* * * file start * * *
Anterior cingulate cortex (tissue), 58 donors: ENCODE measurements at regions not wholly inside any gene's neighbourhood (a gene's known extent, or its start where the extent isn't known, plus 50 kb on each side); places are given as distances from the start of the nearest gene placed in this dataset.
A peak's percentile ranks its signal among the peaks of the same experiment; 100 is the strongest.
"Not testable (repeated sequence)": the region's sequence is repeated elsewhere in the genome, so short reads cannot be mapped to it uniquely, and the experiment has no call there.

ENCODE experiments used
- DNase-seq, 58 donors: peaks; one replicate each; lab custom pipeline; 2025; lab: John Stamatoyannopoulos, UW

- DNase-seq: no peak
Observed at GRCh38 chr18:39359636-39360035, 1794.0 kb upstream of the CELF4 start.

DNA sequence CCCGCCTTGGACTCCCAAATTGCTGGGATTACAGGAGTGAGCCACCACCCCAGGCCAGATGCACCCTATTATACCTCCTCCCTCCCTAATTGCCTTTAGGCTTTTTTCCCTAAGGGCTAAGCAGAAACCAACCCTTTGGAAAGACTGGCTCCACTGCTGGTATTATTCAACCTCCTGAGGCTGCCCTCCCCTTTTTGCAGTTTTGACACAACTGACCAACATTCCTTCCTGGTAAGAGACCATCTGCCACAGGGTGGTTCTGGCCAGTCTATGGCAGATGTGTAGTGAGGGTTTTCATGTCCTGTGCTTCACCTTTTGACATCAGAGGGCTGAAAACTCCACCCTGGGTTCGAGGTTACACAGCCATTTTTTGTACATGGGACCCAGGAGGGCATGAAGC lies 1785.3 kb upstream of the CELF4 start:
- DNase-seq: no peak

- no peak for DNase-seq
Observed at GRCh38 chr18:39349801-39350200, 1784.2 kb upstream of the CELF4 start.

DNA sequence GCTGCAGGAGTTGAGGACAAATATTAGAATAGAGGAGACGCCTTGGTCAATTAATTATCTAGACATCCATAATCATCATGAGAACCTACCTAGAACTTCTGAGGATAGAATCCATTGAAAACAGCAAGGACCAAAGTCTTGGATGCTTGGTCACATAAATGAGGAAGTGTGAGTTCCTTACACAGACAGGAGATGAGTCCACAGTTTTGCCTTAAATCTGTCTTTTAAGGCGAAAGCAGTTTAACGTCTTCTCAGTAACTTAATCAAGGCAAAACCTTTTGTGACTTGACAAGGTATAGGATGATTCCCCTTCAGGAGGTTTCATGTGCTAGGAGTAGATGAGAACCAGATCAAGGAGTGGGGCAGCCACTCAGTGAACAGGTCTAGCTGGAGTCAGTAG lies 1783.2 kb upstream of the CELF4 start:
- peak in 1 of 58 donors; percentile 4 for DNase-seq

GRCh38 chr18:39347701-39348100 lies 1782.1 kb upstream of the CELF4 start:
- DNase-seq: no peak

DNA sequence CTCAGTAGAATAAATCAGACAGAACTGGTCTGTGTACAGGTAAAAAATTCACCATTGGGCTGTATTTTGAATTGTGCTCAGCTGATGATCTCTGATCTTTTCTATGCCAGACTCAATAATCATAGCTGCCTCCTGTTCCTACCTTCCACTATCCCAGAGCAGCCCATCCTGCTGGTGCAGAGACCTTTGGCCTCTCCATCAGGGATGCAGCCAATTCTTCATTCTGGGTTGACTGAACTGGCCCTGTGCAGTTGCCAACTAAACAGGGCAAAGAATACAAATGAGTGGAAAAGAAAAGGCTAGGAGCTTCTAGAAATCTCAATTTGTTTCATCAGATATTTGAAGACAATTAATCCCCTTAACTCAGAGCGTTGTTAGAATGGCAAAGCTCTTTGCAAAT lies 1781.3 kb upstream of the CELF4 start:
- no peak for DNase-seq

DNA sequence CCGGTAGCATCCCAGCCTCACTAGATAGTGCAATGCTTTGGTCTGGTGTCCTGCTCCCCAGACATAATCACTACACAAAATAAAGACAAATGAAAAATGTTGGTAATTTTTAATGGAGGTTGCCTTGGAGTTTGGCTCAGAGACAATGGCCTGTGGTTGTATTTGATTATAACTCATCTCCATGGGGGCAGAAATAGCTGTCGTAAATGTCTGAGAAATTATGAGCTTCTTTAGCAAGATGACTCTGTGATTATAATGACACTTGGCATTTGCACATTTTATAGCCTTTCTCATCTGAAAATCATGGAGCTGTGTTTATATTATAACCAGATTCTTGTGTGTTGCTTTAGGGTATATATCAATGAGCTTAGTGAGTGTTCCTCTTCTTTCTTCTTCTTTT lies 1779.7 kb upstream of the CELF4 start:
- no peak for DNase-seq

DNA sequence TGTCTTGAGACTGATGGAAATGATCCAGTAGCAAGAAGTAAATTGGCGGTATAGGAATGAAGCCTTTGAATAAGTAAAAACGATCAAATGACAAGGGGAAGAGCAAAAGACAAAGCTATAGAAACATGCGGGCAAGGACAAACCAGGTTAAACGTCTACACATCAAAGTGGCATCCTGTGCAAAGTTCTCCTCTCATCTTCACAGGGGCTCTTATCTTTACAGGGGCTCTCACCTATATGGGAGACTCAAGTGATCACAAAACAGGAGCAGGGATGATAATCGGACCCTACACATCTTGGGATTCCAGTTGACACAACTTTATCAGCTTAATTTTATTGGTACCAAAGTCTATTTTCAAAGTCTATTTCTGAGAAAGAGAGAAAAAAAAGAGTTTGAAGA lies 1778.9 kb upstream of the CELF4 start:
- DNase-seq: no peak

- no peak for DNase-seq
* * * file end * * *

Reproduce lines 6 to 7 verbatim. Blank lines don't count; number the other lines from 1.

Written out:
- DNase-seq: no peak
Observed at GRCh38 chr18:39359636-39360035, 1794.0 kb upstream of the CELF4 start.